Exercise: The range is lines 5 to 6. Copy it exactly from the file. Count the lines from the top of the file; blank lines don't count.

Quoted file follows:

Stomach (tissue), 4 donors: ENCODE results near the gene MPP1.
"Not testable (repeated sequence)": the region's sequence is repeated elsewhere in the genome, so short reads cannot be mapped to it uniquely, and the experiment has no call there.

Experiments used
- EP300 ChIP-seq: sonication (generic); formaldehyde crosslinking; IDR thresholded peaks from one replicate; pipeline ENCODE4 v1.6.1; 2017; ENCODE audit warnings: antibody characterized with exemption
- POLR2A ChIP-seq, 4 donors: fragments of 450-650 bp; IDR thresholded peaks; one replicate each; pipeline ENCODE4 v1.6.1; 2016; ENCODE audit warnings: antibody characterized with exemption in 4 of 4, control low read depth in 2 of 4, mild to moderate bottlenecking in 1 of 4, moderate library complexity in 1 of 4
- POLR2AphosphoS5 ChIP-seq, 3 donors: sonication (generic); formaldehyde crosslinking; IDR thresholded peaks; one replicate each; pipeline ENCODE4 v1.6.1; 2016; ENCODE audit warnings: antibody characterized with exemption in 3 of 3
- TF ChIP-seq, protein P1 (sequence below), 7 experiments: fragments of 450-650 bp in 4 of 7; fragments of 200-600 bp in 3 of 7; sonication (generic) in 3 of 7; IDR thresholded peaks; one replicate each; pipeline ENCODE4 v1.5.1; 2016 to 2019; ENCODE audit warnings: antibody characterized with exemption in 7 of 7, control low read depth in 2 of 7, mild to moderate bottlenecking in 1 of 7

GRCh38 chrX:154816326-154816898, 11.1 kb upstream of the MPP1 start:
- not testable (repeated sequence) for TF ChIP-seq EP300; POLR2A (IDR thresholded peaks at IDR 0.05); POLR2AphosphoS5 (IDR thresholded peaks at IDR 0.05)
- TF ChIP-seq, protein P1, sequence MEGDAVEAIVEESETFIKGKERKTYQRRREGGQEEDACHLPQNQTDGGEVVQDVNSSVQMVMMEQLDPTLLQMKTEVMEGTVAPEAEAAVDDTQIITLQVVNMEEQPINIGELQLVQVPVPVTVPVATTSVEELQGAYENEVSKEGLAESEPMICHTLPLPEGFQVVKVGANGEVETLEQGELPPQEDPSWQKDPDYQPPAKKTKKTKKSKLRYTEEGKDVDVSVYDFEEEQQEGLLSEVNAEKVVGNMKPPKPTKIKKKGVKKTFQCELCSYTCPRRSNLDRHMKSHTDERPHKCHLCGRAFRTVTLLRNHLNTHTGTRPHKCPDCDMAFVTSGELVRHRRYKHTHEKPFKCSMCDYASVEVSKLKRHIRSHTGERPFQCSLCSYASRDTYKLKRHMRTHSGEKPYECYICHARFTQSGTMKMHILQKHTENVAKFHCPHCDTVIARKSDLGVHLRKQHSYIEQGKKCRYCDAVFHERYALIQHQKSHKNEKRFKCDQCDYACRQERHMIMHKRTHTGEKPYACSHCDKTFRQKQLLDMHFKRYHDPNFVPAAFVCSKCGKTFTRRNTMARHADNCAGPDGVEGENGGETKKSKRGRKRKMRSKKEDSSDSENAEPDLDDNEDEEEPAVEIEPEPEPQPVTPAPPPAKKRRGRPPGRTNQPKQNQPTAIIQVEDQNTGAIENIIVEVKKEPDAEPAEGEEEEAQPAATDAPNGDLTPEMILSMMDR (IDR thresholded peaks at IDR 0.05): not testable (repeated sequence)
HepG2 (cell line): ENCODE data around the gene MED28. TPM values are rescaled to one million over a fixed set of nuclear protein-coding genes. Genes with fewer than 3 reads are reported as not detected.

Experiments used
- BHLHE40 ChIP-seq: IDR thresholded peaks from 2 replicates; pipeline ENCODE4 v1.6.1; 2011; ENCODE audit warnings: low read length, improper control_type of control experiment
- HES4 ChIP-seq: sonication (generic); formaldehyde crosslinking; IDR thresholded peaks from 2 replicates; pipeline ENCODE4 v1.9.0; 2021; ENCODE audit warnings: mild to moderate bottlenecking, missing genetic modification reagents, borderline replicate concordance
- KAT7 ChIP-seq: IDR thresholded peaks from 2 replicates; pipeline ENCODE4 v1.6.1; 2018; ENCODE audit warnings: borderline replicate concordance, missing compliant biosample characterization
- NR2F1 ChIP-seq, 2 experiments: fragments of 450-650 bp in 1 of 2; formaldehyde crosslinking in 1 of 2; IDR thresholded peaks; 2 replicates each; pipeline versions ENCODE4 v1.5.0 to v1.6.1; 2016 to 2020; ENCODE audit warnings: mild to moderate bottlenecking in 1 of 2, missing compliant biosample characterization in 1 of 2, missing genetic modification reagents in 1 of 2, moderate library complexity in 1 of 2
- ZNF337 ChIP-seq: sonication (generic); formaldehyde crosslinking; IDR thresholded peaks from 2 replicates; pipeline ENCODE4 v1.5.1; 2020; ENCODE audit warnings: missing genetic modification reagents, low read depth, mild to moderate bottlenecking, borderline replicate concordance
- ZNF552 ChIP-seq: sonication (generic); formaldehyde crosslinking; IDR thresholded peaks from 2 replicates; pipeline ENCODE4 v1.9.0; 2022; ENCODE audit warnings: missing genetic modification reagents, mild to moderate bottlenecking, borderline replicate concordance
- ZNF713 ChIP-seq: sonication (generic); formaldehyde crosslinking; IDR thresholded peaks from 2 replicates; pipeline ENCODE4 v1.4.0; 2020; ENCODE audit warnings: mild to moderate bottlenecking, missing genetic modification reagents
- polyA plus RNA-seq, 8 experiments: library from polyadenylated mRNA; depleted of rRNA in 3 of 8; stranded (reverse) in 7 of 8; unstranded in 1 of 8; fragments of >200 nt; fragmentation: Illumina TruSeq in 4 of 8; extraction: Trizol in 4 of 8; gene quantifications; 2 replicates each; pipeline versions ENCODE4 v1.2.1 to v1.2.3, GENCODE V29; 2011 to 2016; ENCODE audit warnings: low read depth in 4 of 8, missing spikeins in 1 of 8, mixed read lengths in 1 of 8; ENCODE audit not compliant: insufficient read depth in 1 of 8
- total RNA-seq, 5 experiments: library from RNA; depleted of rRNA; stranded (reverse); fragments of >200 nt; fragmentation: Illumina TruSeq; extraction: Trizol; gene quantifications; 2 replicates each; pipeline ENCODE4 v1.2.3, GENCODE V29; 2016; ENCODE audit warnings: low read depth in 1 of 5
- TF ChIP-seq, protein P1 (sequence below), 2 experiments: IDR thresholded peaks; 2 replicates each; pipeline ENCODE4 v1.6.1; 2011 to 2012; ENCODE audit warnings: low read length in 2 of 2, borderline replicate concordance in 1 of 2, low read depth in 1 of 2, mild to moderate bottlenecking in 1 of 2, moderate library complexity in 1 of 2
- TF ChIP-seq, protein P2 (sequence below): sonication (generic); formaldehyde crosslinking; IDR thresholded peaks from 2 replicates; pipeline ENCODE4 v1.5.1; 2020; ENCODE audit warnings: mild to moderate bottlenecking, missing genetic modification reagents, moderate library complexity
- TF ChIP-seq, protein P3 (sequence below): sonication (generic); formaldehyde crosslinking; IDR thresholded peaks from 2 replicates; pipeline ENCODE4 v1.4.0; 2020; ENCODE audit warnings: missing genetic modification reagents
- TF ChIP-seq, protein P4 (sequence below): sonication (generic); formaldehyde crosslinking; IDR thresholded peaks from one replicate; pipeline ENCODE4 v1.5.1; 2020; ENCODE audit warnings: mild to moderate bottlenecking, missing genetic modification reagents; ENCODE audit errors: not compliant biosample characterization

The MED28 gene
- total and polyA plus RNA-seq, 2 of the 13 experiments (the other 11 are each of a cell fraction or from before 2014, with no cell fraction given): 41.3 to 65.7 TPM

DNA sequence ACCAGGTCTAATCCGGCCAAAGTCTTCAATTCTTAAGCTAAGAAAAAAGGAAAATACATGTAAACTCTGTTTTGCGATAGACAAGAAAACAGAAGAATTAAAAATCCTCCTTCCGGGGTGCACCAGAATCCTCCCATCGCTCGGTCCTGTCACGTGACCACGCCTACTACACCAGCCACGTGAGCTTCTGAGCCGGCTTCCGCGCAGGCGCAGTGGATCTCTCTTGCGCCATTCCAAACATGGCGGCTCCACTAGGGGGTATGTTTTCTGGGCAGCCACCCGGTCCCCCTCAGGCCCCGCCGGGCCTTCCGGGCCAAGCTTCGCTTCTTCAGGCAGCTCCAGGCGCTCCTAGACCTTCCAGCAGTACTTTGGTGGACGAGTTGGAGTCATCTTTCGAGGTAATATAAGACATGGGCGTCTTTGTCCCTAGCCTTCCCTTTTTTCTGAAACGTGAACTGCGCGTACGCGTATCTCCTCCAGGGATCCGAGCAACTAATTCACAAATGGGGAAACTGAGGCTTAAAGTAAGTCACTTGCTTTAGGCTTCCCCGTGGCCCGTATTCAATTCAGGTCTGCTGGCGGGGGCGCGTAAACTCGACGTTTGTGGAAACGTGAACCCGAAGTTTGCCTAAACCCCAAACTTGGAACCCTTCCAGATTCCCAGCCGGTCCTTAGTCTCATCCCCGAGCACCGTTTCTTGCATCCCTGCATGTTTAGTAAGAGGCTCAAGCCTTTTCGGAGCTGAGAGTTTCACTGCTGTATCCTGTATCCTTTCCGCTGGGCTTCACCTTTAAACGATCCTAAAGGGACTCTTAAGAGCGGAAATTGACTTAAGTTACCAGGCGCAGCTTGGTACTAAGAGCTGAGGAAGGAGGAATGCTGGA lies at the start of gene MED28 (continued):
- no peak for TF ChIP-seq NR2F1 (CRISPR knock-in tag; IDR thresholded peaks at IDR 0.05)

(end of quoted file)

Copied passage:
- POLR2A ChIP-seq, 4 donors: fragments of 450-650 bp; IDR thresholded peaks; one replicate each; pipeline ENCODE4 v1.6.1; 2016; ENCODE audit warnings: antibody characterized with exemption in 4 of 4, control low read depth in 2 of 4, mild to moderate bottlenecking in 1 of 4, moderate library complexity in 1 of 4
- POLR2AphosphoS5 ChIP-seq, 3 donors: sonication (generic); formaldehyde crosslinking; IDR thresholded peaks; one replicate each; pipeline ENCODE4 v1.6.1; 2016; ENCODE audit warnings: antibody characterized with exemption in 3 of 3